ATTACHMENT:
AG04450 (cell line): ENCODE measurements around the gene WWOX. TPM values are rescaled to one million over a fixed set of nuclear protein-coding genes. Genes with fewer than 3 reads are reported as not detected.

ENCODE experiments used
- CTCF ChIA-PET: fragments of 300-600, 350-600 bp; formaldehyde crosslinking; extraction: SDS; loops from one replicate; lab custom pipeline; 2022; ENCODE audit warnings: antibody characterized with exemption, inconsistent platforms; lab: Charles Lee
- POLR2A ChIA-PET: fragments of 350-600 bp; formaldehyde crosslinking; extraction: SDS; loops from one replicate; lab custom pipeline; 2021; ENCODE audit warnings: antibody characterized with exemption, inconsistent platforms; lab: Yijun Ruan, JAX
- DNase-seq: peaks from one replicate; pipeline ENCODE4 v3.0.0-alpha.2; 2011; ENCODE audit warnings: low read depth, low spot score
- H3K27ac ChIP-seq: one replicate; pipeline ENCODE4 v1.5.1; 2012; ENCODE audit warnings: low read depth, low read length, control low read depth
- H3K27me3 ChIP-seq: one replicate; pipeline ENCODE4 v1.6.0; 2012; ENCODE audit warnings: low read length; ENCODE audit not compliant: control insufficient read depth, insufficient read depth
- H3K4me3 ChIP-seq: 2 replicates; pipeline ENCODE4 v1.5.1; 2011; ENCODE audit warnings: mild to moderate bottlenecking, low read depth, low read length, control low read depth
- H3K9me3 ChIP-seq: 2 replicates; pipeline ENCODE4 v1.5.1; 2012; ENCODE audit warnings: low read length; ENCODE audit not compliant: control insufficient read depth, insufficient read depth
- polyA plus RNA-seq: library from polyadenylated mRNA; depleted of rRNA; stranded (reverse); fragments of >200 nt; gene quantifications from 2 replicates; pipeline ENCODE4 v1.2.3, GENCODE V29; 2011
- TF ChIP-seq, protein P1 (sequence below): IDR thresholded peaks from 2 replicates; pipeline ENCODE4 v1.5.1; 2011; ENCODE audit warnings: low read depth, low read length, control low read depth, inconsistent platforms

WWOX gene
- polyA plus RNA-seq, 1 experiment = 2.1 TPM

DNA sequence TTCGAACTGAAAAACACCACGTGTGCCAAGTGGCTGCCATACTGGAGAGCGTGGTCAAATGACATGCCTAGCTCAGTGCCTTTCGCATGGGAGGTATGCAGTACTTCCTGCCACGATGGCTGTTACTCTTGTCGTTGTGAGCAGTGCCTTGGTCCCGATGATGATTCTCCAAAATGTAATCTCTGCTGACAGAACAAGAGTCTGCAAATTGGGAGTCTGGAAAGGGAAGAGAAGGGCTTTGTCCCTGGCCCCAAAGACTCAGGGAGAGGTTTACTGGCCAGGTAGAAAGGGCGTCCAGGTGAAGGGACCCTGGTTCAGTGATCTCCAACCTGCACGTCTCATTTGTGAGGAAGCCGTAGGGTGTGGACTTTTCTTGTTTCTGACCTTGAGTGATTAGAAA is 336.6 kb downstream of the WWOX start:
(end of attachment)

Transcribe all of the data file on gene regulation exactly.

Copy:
AG04450 (cell line): ENCODE measurements around the gene WWOX. TPM values are rescaled to one million over a fixed set of nuclear protein-coding genes. Genes with fewer than 3 reads are reported as not detected.

ENCODE experiments used
- CTCF ChIA-PET: fragments of 300-600, 350-600 bp; formaldehyde crosslinking; extraction: SDS; loops from one replicate; lab custom pipeline; 2022; ENCODE audit warnings: antibody characterized with exemption, inconsistent platforms; lab: Charles Lee
- POLR2A ChIA-PET: fragments of 350-600 bp; formaldehyde crosslinking; extraction: SDS; loops from one replicate; lab custom pipeline; 2021; ENCODE audit warnings: antibody characterized with exemption, inconsistent platforms; lab: Yijun Ruan, JAX
- DNase-seq: peaks from one replicate; pipeline ENCODE4 v3.0.0-alpha.2; 2011; ENCODE audit warnings: low read depth, low spot score
- H3K27ac ChIP-seq: one replicate; pipeline ENCODE4 v1.5.1; 2012; ENCODE audit warnings: low read depth, low read length, control low read depth
- H3K27me3 ChIP-seq: one replicate; pipeline ENCODE4 v1.6.0; 2012; ENCODE audit warnings: low read length; ENCODE audit not compliant: control insufficient read depth, insufficient read depth
- H3K4me3 ChIP-seq: 2 replicates; pipeline ENCODE4 v1.5.1; 2011; ENCODE audit warnings: mild to moderate bottlenecking, low read depth, low read length, control low read depth
- H3K9me3 ChIP-seq: 2 replicates; pipeline ENCODE4 v1.5.1; 2012; ENCODE audit warnings: low read length; ENCODE audit not compliant: control insufficient read depth, insufficient read depth
- polyA plus RNA-seq: library from polyadenylated mRNA; depleted of rRNA; stranded (reverse); fragments of >200 nt; gene quantifications from 2 replicates; pipeline ENCODE4 v1.2.3, GENCODE V29; 2011
- TF ChIP-seq, protein P1 (sequence below): IDR thresholded peaks from 2 replicates; pipeline ENCODE4 v1.5.1; 2011; ENCODE audit warnings: low read depth, low read length, control low read depth, inconsistent platforms

WWOX gene
- polyA plus RNA-seq, 1 experiment = 2.1 TPM

DNA sequence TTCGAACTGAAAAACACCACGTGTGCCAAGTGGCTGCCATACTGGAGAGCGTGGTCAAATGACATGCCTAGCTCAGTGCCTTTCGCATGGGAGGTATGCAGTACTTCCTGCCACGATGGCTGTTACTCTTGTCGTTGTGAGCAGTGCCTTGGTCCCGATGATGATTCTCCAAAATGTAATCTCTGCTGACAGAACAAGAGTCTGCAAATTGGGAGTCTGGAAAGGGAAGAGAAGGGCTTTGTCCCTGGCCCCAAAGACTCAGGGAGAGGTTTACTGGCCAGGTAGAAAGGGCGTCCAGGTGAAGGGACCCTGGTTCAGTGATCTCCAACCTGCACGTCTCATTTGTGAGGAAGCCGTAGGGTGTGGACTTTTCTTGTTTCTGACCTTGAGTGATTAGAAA is 336.6 kb downstream of the WWOX start: